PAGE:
The Spokane Valley City Council may have taken the week off, but it will be back to business next Tuesday when members will be asked to decide on a zone change that could mean a new apartment complex in the area of Conklin and Broadway.
The council held off on making a decision on the zone change last month after a considerable amount of public testimony, but city staff members had more information last week. After hearing the report June 12, there was some back-and-forth among council members before agreeing to hear a motion next Tuesday without requiring a developer’s agreement to mitigate nearby residents’ concerns about potential impacts to the neighborhood.
“I think I’d like to move forward with this,” said Council Member Dean Grafos, adding that he was in favor of the staff’s recommendation to rezone property at 601 N. Conklin from medium to high density. “It’s consistent with the municipal code and the comprehensive plan.”
Many neighbors testified on May 22 that the apartment complex, which could have as many as 373 apartments with a low-income-housing density bonus in the high-density zone classification, would be obtrusive. That thread was again picked up on June 12, however the property owner has indicated he would not seek the low-income housing density bonus. Instead, it’s likely that a 233-unit, more-upscale complex would be built, according to developer Greg Arger.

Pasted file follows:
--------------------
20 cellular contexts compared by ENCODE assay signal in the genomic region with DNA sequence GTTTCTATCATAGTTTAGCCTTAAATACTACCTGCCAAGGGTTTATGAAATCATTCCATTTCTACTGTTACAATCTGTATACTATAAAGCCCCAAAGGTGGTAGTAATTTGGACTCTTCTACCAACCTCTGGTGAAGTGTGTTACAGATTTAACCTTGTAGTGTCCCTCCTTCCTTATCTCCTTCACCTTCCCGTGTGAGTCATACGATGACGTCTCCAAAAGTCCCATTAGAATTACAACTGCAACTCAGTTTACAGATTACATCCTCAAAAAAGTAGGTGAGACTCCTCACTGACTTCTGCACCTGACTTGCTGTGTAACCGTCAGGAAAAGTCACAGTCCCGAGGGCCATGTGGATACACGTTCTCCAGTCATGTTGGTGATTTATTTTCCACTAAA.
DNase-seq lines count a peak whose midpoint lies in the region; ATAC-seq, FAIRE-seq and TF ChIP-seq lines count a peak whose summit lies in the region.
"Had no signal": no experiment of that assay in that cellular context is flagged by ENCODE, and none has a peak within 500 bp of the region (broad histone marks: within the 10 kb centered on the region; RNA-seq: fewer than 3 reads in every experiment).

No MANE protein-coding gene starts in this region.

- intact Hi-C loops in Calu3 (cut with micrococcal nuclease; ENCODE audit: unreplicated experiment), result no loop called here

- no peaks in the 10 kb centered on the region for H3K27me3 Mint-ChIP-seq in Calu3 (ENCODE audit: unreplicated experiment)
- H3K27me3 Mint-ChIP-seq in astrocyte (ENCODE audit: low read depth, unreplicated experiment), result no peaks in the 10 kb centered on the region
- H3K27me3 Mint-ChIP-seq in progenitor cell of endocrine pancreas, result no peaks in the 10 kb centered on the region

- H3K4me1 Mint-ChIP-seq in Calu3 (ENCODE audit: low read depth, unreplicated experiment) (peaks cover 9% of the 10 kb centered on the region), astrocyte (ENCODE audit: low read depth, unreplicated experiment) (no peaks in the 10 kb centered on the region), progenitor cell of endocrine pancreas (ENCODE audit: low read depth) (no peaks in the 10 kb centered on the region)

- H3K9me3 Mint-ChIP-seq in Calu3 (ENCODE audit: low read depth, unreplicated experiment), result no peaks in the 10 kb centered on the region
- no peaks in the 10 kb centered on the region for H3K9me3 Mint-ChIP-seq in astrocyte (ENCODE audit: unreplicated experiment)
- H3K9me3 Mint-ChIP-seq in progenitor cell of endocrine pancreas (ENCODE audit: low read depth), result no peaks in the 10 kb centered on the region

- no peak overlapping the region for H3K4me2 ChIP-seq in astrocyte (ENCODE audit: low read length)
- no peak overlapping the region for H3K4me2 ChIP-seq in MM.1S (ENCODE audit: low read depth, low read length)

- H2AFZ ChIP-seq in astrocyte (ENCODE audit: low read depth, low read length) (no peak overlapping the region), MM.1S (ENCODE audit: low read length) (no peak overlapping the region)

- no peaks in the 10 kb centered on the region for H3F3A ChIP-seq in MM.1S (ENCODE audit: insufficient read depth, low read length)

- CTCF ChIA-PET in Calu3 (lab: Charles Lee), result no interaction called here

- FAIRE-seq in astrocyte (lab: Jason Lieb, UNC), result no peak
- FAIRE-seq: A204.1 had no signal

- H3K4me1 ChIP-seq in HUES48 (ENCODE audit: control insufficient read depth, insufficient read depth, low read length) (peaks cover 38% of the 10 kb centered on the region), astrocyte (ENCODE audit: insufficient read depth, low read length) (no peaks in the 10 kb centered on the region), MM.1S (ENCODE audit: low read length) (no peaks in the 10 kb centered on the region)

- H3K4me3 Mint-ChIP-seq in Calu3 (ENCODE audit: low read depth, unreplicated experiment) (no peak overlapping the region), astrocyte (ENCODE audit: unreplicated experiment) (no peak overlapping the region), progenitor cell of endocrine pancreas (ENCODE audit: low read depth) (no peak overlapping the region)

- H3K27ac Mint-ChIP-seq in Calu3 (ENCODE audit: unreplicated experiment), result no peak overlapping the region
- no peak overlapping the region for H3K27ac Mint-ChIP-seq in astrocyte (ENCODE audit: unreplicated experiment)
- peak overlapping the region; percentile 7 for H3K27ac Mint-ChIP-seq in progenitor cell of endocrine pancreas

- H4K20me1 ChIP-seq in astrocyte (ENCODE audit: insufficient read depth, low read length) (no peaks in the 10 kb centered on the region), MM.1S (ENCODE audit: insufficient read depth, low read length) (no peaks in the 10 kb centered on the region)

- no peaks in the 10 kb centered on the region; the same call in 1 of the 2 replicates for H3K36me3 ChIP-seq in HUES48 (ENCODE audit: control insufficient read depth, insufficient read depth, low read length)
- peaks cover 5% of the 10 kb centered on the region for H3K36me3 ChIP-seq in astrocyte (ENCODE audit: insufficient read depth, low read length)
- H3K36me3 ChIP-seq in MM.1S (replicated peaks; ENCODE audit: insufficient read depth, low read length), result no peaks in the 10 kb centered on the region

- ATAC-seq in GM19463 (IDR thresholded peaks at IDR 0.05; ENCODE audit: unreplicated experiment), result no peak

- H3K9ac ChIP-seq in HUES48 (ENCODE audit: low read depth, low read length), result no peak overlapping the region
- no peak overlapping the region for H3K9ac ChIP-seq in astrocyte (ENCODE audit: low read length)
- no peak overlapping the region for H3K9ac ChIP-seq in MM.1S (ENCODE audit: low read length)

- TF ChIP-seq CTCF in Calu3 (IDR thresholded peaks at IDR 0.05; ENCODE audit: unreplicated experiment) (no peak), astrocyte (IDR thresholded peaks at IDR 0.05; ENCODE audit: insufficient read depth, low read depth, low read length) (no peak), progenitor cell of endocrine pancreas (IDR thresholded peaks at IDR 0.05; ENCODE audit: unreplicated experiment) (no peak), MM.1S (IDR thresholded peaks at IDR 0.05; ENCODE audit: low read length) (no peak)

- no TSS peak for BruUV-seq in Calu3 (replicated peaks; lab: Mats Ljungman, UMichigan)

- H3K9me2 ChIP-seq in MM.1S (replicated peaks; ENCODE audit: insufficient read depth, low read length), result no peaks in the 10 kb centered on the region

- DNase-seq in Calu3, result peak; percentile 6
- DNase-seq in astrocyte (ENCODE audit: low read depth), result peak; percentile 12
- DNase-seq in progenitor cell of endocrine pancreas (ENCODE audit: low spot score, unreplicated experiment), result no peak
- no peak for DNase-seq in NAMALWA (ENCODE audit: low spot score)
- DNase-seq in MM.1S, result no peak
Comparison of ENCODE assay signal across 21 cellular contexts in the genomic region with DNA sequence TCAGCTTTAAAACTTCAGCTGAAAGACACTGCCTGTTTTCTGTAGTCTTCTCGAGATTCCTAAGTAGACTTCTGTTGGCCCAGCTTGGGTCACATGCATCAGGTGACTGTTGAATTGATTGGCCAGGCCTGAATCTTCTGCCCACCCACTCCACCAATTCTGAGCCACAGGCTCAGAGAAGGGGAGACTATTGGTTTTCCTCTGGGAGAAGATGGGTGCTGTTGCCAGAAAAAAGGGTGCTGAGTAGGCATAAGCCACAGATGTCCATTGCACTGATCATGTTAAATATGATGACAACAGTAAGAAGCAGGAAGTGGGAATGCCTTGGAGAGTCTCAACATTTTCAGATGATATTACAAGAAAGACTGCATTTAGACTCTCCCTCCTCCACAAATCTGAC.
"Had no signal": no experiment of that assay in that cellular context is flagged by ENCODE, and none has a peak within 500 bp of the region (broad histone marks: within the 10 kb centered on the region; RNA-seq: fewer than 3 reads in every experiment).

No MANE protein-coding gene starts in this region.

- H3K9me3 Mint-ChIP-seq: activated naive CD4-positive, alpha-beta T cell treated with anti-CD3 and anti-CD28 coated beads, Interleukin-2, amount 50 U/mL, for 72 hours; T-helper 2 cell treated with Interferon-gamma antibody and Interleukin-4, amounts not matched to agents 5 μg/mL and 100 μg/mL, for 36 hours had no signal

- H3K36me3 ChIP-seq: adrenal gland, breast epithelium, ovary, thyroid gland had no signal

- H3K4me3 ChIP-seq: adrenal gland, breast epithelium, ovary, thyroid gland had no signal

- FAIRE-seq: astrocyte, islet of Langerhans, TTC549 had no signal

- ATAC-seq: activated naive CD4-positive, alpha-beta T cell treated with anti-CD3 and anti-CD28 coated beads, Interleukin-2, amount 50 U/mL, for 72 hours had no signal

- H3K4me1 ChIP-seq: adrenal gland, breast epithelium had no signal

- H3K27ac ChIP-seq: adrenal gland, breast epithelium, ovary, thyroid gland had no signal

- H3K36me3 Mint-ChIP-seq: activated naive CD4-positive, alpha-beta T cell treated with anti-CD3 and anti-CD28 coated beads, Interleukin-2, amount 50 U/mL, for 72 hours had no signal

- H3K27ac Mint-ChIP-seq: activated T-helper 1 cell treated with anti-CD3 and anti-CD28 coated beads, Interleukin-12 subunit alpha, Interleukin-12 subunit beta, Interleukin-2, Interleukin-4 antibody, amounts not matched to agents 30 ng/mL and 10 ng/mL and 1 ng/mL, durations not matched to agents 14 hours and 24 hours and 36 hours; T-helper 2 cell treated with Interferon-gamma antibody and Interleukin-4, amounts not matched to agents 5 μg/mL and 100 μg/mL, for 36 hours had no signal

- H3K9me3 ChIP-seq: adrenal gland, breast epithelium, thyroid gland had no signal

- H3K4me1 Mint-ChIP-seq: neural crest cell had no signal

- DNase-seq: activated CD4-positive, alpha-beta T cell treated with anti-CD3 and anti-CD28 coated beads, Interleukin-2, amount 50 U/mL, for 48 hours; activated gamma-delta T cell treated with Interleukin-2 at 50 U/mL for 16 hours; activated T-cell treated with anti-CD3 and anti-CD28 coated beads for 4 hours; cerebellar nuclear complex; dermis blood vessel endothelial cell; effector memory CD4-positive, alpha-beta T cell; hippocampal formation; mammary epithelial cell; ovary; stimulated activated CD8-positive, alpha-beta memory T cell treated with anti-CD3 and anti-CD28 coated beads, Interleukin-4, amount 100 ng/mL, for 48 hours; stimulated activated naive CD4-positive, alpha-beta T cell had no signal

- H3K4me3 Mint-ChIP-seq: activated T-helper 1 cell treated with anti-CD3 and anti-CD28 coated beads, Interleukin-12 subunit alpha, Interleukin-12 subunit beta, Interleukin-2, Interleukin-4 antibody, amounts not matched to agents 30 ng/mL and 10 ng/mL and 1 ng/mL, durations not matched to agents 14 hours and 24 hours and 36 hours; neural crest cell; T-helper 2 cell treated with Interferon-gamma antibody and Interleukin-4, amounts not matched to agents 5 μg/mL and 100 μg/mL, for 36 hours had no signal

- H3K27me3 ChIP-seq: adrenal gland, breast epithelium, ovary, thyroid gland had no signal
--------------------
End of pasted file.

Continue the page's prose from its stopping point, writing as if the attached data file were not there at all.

“This would be a monster in our back yard,” said Vicki Endicott, who lives nearby on Conklin. “This does not fit in our neighborhood.”
Neighbor Jan Wold agreed, saying, “We pay taxes too.”
Council Member Brenda Grassel suggested that the issue be sent back to the Planning Commission for another round of hearings, but Mayor Tom Towey said he doubted it would yield any new insight.
“If we send it back to the Planning Commission, I don’t think we’re going to get any new information,” he said.
Grassel disagreed, saying there has been new information coming forward that the Planning Commission did not hear the first time around.
“I think it’s only right for the surrounding neighborhood to have a voice in this conversation,” she said.
Council Member Arne Woodard said he isn’t sure how he will ultimately vote, but he is convinced it’s the council that should made a decision soon
“My short take is that we’re kicking the can down the street (if we send this to the Planning Commission),” he said.
In other business on June 26, the council will consider a proposed interlocal agreement with Spokane County that could see a multi-use trail built on the Milwaukee Railroad right-of-way owned by the county east of where Appleway Boulevard terminates at University Road.
Under the agreement, the county would continue to own the land but both jurisdictions would apply for grants to build and maintain the trail.